Texas Hold'em Tournament Rules

Field IMG 5239

Every single day, thousands of poker players try their luck against friends, family and strangers in both online and live Texas Hold'em tournaments.

The idea behind tournament poker is that every player puts up a buy-in and gets tournament chips. Play goes on as normal with the blinds going up in regular pre-determined intervals and until one player is left with all the chips.   

Where you are eliminated is where you finish in the tournament. In a standard Hold'em tournament, 10% to 20% of the field is paid out with most of the money reserved for the top spots.

Because you can win so much more than your initial buy-in, big tournaments attract both pros and amateurs trying to make a big score. Each room's rules vary slightly so it's always a good idea to brush up before the tournament starts.

Here are some of the most standard rules for playing a poker tournament.

  1. Entrance Fees - All entrance fees most be paid before play begins. Generally the house takes a 5%-10% fee for providing the tables and dealers and administering the game. This is true both live and online. For example in a $200+$20 tournament, $200 goes to the prize pool and $20 would go to the house.
  2. Seat Assignment- Your seat will randomly be assigned to you. You will usually be given a card with your table and seat number on it. That is your seat until a tournament director tells you otherwise. Unlike in cash games there are no seat changes.
  3. Starting Stacks- When you arrive at the table your starting stack will be at your spot.
    • Tournament chips have no cash value, and you cannot cash out at any point during the tournament.
    • It's always a good idea to double check your chips against the posted starting stack to make sure you have the correct amount of chips.
    • The total amount of your starting stack varies from tournament to tournament.
  4. Blind Levels - The way tournaments differ from cash games is that the blinds increase at regular intervals.
    • This is to force play and get the action going. You can usually get a sheet from a floor person that tells you the schedule of blind increases and what the blinds will be.
    • Online you can find this information in the tournament lobby.
    • It's a good idea to get familiar with the blind structure before playing. If the blinds increase and your dealer has already cut the cards, the blinds will increase on the next hand.
  5. The Deal - The deal proceeds exactly as it does in a cash game. The two players to the left of the button are the small blind and the big blind. After each hand the button moves one seat to the left. The button is determined in the first hand completely randomly.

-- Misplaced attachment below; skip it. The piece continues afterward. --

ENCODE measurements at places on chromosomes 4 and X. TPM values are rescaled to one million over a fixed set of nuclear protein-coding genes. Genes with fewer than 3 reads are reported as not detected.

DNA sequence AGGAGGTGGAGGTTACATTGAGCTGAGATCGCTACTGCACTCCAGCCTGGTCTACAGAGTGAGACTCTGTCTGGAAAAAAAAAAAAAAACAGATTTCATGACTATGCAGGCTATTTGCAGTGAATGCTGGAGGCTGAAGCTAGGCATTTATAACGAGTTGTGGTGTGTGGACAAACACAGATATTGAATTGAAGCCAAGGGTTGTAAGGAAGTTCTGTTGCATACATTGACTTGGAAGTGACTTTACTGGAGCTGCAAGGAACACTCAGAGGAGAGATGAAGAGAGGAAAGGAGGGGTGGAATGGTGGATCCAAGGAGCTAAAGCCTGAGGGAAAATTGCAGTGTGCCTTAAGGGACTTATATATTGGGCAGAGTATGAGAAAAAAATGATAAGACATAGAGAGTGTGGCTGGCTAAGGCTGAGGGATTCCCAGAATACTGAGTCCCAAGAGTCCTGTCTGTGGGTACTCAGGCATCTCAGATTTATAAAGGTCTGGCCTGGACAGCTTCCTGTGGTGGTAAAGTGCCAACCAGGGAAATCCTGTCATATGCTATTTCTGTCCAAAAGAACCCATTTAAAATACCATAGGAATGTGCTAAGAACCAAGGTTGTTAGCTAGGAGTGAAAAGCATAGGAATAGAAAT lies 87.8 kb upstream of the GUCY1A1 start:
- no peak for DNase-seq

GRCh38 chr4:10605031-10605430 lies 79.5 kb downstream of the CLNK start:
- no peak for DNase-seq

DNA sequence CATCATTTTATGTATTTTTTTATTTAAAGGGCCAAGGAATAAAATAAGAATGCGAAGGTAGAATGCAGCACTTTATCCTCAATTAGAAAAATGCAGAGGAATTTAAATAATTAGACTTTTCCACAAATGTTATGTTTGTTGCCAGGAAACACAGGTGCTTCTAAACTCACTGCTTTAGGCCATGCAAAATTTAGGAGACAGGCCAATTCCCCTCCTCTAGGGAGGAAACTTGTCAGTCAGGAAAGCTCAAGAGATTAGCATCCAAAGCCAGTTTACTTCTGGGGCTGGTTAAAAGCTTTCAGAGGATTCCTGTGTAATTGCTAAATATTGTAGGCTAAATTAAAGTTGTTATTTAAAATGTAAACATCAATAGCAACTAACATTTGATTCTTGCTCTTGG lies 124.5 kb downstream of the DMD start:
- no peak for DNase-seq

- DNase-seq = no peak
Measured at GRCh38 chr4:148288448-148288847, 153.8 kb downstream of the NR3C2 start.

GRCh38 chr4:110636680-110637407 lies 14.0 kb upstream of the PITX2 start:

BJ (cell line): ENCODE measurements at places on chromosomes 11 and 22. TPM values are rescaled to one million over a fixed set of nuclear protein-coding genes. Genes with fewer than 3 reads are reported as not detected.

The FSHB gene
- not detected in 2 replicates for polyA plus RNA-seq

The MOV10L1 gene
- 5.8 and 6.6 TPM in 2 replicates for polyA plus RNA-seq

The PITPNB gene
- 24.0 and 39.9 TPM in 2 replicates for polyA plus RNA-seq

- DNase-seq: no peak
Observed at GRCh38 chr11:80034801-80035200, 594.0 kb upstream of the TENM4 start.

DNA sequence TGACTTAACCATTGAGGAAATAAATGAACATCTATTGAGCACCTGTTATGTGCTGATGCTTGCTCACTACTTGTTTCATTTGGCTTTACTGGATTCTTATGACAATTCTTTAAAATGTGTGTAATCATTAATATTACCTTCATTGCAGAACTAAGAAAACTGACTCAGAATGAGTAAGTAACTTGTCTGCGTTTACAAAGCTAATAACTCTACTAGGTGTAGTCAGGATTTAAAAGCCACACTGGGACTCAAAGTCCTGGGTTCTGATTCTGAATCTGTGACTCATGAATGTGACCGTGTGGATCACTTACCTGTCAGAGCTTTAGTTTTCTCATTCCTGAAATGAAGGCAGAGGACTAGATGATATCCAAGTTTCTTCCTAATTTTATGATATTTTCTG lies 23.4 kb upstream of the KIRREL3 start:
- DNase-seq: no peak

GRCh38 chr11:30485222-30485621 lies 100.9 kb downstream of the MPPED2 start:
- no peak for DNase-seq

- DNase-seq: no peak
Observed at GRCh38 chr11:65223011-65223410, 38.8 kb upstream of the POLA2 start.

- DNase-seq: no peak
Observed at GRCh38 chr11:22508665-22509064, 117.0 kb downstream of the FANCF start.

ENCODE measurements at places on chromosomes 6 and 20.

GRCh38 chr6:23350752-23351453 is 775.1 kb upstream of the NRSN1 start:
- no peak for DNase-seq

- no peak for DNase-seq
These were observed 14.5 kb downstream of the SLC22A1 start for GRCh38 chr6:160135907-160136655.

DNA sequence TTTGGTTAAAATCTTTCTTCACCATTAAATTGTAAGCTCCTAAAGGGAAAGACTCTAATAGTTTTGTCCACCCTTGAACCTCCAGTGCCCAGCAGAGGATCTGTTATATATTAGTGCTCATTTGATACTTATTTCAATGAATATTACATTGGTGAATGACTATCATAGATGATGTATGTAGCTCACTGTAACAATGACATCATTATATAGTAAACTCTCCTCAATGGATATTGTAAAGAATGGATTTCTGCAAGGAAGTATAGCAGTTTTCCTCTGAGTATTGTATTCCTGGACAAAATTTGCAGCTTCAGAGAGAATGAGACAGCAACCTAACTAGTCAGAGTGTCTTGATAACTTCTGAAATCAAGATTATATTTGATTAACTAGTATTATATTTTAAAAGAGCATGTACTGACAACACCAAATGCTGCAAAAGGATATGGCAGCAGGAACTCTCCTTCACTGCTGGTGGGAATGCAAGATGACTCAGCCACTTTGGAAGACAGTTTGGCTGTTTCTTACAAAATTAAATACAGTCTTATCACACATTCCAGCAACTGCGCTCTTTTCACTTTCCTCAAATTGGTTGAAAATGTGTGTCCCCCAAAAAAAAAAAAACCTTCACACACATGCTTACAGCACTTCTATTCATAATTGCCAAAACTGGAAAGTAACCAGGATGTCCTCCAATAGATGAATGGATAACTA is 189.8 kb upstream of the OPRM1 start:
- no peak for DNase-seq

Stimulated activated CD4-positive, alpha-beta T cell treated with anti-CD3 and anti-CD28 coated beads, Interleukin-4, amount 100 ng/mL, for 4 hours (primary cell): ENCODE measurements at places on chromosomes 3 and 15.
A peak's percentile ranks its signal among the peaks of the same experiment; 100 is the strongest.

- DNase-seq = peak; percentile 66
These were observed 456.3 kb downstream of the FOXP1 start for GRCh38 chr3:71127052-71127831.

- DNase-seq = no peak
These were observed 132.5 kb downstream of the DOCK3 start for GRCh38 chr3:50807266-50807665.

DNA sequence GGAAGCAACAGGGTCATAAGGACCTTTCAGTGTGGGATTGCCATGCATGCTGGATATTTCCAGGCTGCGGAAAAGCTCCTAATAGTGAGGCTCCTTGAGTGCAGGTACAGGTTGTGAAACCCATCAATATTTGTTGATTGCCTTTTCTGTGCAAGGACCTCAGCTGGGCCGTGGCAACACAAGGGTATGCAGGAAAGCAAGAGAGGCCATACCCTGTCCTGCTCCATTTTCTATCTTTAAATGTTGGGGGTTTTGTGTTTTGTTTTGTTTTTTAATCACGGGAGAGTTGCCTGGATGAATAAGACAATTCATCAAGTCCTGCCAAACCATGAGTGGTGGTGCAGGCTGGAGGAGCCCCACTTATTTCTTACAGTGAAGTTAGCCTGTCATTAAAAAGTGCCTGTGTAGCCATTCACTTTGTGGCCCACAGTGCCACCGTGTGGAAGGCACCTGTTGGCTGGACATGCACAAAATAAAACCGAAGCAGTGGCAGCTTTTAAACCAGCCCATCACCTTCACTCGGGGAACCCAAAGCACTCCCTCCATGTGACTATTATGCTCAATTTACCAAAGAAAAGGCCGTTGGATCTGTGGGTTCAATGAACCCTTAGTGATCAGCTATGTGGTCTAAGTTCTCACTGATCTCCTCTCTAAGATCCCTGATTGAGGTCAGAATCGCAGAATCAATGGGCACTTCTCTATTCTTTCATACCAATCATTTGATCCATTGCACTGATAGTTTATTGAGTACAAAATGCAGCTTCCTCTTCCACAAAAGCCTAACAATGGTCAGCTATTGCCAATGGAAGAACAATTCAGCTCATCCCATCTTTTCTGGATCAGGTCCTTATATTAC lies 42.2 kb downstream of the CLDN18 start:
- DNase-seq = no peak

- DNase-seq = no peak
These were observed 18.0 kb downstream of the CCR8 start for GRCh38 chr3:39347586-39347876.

6. Absent Players - All players must be dealt into the hand and their blinds/antes forced into the pot whether they are at the table or not. If the player is not present by the time his second card is dealt, his hand will be ruled dead.
  7. Breaking Tables - As players are eliminated the tournament director will start breaking tables in a pre-determined order. If your table breaks, you will be assigned randomly to an empty seat at one of the remaining tables.
  8. All-in Bets - A player who declares himself all in plays for all of the chips in front of him. If the other player has more he is only entitled to an amount equal to his own stack. The same goes for an all-in player that has less than his required blind. He is only entitled to what he put in.
  9. All-in confrontations - When two players are all in and the action is completed, both hands must be exposed face up before the rest of the board is run.
  10. Calling the Clock - A player can request the pit boss to force a player to choose an action in a set amount of time (typically 90 seconds). If the player fails to act in that time, his or her hand is folded. Only a player seated at the table at the time the current hand was dealt can call the clock.
  11. Multiple Busts - If two players go broke on the same hand the player with the greater amount of chips at the start of the hand finishes in the higher position.
  12. Showing Cards - Intentionally exposing a card is illegal in tournament play and a hand can be ruled dead as well as a time penalty issued.
  13. Inappropriate play- Inappropriate play such as swearing and or throwing cards is punishable by a penalty.
  14. Coloring up - The lowest chip denomination in play will be removed from the table when it is no longer needed in the blind or ante structure.